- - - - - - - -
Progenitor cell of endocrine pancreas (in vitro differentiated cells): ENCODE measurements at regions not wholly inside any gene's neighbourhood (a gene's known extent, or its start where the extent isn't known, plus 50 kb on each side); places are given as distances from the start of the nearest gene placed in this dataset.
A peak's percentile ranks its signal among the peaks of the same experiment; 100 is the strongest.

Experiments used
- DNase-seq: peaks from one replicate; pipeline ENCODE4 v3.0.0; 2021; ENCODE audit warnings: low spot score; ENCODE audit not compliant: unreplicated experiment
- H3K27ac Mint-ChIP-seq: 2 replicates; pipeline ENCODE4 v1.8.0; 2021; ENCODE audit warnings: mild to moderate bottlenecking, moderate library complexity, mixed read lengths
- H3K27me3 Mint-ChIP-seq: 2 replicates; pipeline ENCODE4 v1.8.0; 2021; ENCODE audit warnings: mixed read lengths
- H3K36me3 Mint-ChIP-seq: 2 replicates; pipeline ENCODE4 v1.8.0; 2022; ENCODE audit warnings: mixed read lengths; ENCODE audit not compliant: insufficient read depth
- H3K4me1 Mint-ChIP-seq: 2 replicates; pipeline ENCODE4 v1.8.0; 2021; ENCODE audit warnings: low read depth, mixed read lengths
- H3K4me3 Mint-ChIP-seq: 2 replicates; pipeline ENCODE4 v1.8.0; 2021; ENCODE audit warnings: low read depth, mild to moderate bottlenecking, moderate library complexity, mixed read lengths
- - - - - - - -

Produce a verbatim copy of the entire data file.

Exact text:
Progenitor cell of endocrine pancreas (in vitro differentiated cells): ENCODE measurements at regions not wholly inside any gene's neighbourhood (a gene's known extent, or its start where the extent isn't known, plus 50 kb on each side); places are given as distances from the start of the nearest gene placed in this dataset.
A peak's percentile ranks its signal among the peaks of the same experiment; 100 is the strongest.

Experiments used
- DNase-seq: peaks from one replicate; pipeline ENCODE4 v3.0.0; 2021; ENCODE audit warnings: low spot score; ENCODE audit not compliant: unreplicated experiment
- H3K27ac Mint-ChIP-seq: 2 replicates; pipeline ENCODE4 v1.8.0; 2021; ENCODE audit warnings: mild to moderate bottlenecking, moderate library complexity, mixed read lengths
- H3K27me3 Mint-ChIP-seq: 2 replicates; pipeline ENCODE4 v1.8.0; 2021; ENCODE audit warnings: mixed read lengths
- H3K36me3 Mint-ChIP-seq: 2 replicates; pipeline ENCODE4 v1.8.0; 2022; ENCODE audit warnings: mixed read lengths; ENCODE audit not compliant: insufficient read depth
- H3K4me1 Mint-ChIP-seq: 2 replicates; pipeline ENCODE4 v1.8.0; 2021; ENCODE audit warnings: low read depth, mixed read lengths
- H3K4me3 Mint-ChIP-seq: 2 replicates; pipeline ENCODE4 v1.8.0; 2021; ENCODE audit warnings: low read depth, mild to moderate bottlenecking, moderate library complexity, mixed read lengths